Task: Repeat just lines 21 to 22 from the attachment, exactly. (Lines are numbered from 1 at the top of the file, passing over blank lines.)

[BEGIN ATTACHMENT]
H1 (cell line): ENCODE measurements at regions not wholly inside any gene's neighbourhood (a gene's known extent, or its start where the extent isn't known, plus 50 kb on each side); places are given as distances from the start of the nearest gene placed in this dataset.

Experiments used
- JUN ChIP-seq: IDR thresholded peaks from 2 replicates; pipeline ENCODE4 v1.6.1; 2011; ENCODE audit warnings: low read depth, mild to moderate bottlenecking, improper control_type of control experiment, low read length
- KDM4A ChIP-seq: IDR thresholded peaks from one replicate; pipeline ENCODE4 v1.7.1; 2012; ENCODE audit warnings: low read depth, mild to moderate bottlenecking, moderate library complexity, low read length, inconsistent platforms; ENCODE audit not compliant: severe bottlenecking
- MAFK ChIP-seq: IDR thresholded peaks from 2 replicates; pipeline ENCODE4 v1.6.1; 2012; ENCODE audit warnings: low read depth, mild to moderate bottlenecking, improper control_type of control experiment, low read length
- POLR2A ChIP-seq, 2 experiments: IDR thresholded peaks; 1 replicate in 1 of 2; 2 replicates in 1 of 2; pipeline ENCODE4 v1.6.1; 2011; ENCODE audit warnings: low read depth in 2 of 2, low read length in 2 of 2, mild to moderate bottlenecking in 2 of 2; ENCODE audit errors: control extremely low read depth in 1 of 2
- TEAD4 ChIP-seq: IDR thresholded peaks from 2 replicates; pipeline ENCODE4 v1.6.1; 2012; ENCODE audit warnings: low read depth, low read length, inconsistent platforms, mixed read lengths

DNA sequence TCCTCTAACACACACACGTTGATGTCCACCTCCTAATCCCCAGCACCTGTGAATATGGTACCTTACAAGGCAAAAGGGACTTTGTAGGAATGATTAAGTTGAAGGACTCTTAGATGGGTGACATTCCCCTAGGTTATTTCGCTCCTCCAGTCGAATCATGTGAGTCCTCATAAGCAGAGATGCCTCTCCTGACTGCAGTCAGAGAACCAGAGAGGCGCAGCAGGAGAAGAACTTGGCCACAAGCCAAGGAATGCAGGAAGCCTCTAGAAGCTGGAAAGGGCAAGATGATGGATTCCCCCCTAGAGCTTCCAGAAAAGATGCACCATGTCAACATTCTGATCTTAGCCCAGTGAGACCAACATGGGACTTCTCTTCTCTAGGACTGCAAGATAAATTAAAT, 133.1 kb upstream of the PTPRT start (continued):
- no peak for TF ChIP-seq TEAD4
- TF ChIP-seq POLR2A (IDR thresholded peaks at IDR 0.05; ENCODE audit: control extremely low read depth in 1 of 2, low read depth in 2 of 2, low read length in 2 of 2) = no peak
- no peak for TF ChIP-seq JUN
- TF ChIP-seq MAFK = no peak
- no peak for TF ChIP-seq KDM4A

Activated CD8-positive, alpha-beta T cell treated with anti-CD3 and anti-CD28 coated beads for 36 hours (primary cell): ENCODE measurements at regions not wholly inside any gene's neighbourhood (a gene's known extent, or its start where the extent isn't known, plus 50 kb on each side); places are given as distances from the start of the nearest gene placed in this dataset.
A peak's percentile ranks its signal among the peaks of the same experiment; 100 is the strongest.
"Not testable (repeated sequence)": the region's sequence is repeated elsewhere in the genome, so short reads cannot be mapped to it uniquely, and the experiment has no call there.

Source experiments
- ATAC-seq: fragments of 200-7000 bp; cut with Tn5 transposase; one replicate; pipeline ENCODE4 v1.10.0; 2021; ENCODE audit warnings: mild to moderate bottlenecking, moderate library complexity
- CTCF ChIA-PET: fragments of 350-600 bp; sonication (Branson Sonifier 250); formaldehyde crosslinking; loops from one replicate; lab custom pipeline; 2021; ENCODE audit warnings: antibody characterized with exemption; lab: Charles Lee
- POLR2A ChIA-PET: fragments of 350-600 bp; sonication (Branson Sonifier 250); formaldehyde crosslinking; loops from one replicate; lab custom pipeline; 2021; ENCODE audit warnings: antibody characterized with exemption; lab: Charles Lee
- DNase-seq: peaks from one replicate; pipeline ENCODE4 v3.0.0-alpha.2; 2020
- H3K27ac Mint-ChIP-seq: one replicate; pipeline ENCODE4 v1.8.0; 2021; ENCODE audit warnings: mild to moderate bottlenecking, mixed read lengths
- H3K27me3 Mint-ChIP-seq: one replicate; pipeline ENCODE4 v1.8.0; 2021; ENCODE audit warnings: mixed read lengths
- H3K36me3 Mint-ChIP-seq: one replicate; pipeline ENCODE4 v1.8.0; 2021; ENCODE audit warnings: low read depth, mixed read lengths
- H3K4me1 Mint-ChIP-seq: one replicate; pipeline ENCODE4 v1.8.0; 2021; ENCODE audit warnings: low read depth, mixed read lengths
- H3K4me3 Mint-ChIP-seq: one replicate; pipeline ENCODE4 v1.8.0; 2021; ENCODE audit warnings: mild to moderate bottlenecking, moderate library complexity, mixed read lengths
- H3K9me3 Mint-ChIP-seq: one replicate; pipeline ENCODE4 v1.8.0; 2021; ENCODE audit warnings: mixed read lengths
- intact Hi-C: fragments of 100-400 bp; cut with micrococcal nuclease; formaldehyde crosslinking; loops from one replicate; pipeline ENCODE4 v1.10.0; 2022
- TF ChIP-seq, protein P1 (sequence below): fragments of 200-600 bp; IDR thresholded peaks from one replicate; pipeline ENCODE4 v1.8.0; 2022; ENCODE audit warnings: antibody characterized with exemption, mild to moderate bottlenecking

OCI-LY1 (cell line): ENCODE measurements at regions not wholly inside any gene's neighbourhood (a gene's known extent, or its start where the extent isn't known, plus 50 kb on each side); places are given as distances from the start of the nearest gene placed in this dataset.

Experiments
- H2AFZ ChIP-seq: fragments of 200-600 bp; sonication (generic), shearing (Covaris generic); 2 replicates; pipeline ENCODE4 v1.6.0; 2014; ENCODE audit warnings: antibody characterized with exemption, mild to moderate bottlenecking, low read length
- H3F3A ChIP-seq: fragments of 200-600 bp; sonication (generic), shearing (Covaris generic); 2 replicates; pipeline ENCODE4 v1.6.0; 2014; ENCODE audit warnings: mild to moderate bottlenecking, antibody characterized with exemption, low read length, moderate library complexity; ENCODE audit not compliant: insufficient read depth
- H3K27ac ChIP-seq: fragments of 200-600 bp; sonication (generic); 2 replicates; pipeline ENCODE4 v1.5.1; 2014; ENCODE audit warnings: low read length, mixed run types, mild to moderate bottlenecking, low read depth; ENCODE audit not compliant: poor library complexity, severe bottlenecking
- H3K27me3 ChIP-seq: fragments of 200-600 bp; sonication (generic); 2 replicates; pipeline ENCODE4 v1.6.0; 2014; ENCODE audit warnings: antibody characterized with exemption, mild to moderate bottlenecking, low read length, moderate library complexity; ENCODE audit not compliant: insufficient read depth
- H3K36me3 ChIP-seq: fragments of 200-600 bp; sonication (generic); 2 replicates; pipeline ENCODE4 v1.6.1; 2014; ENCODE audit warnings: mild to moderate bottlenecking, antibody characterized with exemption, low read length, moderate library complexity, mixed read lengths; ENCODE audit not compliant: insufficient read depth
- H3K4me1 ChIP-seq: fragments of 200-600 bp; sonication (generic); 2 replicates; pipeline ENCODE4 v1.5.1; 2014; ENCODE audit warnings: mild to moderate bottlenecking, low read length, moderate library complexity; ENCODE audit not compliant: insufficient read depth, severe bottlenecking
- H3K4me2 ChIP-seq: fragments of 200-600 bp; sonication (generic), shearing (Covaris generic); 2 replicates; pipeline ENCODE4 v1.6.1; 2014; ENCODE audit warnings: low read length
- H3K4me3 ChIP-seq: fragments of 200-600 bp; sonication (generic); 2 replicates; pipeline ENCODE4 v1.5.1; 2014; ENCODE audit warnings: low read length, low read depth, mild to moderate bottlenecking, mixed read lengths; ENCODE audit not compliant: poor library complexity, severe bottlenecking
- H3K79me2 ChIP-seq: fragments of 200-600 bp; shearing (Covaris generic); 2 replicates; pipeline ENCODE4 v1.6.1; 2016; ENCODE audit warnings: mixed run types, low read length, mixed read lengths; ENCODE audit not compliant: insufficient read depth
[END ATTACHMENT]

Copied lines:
- DNase-seq: peaks from one replicate; pipeline ENCODE4 v3.0.0-alpha.2; 2020
- H3K27ac Mint-ChIP-seq: one replicate; pipeline ENCODE4 v1.8.0; 2021; ENCODE audit warnings: mild to moderate bottlenecking, mixed read lengths